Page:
Urologic Survey (Voiding Dysfunction)

Re: Does Defective Volume Sensation Contribute to Detrusor Underactivity?

  • Phillip P. Smith
  • David J. Chalmers
  • Richard S. Feinn

J Urol Surg 2014;1(1):46-46


The urodynamic observation of detrusor underactivity (DU) and the related clinical disorder of detrusor hyperreflexia with impaired contractility (DHIC) are common contributors to urinary incontinence, voiding disorders, and overactive bladder symptoms especially in the aged. While DU can be due to chronic obstructive or neurologic damage, in many cases the etiology is unknown. The nominally implied detrusor motor dysfunction is generally attributed to either impaired parasympathetic outflow or structural changes of the detrusor muscle resulting in diminished muscular contractile capabilities. However, animal and human evidence is not conclusive regarding a primary age-associated loss of detrusor contractile capabilities. Authors hypothesized that the observation of DU, with or without detrusor overactivity, as a primary urodynamic finding would be associated with higher volüme sensory thresholds when compared to other common nonobstructive, non-neurologic urodynamic conditions. Data from each urodynamic record abstracted into a spreadsheet, included age, gender, volume and pressures at each sensation, voiding volumes and flow rates, and maximum Watts Factor (WFmax) as calculated over the voiding phase by the urodynamic software. Wall stress at each sensation was calculated as the product of detrusor pressure and volume. Examination suggests a diminished rate of response to volume, pressure and wall stress in DU patients (except for pressure in DO, as discussed above) as the bladder reaches larger volumes, in contrast to a more linear response in ormal voiders. Authors conclude that DU is associated with altered perceptions of bladder volume, and not necessarily diminished detrusor contractility. This diminished sensitivity to bladder volumes may be mediated by dysfunctional central processing of afferent information provided by the filling bladder.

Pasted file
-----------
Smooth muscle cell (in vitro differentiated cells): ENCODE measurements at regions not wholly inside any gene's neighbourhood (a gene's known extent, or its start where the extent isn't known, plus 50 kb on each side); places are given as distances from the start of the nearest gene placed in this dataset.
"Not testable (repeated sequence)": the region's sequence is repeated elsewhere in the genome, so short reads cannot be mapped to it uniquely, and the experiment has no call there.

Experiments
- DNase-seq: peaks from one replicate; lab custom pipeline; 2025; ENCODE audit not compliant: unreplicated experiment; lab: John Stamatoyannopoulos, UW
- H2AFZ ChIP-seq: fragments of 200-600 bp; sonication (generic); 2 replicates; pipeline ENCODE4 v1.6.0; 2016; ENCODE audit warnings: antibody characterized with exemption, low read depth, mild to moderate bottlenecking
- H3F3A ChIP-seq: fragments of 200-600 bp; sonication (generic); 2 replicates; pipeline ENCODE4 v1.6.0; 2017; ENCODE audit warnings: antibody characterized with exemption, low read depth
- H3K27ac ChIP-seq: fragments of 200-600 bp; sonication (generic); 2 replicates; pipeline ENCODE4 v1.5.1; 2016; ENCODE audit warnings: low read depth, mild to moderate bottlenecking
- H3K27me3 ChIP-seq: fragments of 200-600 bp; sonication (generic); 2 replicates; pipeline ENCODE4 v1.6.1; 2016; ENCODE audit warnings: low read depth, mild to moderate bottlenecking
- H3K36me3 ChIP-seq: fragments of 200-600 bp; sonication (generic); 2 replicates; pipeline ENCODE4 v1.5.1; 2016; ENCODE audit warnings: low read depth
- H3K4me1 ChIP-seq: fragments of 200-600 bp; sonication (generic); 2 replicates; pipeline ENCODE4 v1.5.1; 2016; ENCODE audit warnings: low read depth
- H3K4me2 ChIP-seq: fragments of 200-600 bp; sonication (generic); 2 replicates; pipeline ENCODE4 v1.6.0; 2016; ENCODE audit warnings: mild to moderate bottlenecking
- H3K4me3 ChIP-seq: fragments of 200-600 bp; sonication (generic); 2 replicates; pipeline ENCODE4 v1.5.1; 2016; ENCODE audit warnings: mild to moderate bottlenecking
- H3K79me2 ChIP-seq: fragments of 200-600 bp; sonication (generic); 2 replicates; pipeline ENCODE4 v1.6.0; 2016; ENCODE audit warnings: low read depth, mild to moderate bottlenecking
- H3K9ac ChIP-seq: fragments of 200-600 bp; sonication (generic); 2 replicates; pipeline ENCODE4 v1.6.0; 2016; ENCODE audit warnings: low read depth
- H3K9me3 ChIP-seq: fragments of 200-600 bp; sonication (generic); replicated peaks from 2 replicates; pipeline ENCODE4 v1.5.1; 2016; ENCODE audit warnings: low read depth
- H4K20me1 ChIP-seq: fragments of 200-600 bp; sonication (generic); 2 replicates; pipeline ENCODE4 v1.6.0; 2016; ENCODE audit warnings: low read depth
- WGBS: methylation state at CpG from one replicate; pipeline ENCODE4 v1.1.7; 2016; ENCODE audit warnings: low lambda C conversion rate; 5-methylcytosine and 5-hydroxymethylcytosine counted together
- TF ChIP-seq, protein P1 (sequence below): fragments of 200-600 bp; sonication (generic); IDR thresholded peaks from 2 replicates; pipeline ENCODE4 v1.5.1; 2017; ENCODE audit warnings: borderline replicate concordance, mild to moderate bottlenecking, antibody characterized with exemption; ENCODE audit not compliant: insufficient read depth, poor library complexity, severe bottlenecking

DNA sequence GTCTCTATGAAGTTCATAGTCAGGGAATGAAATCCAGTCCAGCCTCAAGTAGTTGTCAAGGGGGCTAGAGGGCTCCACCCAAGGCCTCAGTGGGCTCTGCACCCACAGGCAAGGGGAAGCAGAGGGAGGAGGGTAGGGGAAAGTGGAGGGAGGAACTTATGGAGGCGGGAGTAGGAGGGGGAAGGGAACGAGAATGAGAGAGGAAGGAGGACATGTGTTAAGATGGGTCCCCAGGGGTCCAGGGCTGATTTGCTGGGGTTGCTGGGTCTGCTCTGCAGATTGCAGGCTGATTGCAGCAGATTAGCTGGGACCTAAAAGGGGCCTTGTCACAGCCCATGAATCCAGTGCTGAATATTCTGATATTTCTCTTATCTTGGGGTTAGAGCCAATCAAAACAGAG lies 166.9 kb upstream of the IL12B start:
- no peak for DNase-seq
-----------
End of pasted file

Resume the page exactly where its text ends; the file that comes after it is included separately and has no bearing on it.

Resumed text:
Oğuz Mertoğlu MD